In 1916, a nondescript freighter left Germany carrying 465 submarine mines, 16 torpedoes, eight cannons, 1,400 shells, a seaplane, and 346 men who believed they were embarking on a suicide mission. That ship became known to Allied forces as the Wolf, and by the time it returned to Germany more than a year later, it was home to more than 800 men, women, and children from 25 different nations, including its own crew.
Led by Captain Karl August Nerger, an honorable man who sank more than 30 Allied ships but spared the crews and passengers on board by taking them prisoner, the Wolf traveled 64,000 miles and remained at sea for 15 months without pulling into port. Capturing 400 prisoners, the Wolf became home to an extraordinary collection of humanity, from the secret lover of W. Somerset Maugham to a six-year-old American girl who was adopted as a mascot by the German crew. Forced to survive on plundered food, facing death from scurvy, and hunted by the combined navies of five Allied nations, the Germans and their prisoners came to share a close bond.
The Wolf is a gripping war narrative, painting a rich, detailed picture of a world profoundly shaped by global conflict.
©2010 Guilliatt, Richard and Hohnen, Peter (P)2010 Tantor
The Wolf would have been better if the sea journals of the seamen and captives been emphasized. There was far too much focus on the nations' (Australia, England, Japan) response to the raider. Focus on people, not governments!
Page's performance was superb. That wasn't the problem.
I was disappointed with how little time was given to the sea action.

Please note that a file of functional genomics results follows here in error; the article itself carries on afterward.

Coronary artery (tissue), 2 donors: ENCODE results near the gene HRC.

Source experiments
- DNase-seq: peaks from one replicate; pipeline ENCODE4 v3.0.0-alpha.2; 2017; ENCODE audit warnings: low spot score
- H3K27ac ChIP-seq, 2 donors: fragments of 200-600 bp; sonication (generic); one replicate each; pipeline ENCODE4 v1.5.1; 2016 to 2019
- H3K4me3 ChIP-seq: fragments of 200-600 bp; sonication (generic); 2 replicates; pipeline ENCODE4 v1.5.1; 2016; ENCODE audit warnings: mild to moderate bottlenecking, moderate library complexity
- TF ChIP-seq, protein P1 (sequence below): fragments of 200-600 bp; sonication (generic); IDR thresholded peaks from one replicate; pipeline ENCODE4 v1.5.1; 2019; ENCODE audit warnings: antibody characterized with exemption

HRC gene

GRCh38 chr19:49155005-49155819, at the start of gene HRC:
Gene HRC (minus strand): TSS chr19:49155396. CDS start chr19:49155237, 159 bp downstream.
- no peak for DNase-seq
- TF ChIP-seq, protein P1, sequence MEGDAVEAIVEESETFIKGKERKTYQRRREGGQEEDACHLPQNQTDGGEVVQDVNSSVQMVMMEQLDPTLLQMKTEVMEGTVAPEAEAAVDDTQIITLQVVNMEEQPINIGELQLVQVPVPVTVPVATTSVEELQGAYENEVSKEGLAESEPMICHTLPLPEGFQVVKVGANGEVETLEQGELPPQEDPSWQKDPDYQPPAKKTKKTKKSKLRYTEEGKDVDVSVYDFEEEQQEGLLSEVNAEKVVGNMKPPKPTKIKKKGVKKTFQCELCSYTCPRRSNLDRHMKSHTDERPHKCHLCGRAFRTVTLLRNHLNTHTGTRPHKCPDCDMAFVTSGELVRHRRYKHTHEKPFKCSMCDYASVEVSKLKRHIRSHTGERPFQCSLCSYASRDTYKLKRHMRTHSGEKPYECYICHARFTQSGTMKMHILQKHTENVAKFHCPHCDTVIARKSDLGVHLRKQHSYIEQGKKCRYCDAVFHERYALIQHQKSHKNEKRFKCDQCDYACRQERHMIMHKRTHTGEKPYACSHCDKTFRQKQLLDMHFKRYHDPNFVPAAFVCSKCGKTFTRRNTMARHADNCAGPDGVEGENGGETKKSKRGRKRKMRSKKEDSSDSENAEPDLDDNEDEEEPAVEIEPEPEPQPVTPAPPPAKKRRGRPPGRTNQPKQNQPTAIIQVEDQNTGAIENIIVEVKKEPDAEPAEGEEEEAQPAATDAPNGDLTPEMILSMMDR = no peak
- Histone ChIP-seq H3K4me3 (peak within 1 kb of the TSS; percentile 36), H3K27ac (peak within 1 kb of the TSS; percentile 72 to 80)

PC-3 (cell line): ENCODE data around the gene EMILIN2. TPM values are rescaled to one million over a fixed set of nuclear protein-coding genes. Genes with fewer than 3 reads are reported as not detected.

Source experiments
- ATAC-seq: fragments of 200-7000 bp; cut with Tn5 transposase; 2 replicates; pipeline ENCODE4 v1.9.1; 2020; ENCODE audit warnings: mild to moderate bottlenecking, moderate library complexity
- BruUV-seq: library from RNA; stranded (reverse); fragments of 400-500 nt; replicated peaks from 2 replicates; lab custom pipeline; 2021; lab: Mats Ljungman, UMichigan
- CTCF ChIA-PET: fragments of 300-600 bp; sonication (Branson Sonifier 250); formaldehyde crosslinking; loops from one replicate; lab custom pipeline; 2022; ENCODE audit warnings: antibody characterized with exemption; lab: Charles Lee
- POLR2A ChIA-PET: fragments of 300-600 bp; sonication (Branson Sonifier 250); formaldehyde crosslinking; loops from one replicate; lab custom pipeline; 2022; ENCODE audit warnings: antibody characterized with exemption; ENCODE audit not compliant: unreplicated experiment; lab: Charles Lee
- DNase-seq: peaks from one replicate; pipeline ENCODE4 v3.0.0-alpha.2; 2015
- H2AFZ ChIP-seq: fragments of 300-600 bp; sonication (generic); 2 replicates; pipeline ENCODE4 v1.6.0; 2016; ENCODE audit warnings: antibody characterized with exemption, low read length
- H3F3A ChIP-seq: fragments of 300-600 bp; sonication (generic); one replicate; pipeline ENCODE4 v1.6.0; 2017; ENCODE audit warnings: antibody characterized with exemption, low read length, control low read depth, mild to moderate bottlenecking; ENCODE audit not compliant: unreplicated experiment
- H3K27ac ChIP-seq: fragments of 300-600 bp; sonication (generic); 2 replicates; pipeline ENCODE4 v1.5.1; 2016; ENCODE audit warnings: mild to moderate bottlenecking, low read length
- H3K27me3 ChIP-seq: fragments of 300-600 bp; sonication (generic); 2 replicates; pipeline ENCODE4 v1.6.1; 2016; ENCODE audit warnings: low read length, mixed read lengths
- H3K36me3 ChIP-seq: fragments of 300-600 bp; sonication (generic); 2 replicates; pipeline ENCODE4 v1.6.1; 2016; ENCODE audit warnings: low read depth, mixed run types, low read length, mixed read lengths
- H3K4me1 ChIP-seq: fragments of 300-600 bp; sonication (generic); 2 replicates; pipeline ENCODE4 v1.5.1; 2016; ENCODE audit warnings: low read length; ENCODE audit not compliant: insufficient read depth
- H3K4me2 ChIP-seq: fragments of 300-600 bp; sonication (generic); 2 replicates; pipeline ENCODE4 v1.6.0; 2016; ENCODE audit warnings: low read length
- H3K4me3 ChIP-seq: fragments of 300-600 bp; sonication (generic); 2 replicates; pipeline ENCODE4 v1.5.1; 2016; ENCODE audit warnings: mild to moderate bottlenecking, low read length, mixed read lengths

Audible does a great job with its book offereings. This one fell short.
A very intruiging story. rarely covered in modern histories, this long story of naval raider activity in WWI is worthwhile.
I enjoyed this very much. It is taken to a degree from the Germans perspective. Most war books in English are from the American or an Anglo point of view. A war ship is disguised as a merchant ship, and for a year they travel the world to halt shipping to the allies. They raided or mined 23 ships in that period. They captured hundreds of enemy sailors along the way, but they applied the proper naval manners and I think they were gentleman raiders, if there is such a thing. When they ran out of coal they raided a ship, but handled the prisoners with dignity and respect. How the captain and crew managed to evade capture alone was quite a trick. I also found the narration perfect. If you are looking for a different point of view to WW I (outside of the trench) then this should be in your library.
The captain. He maintained such equanimity under such stressful circumstances.
All of them very good.
When the captains had to witness their ships being sunk. Very sad.
This is an excellent "listen."
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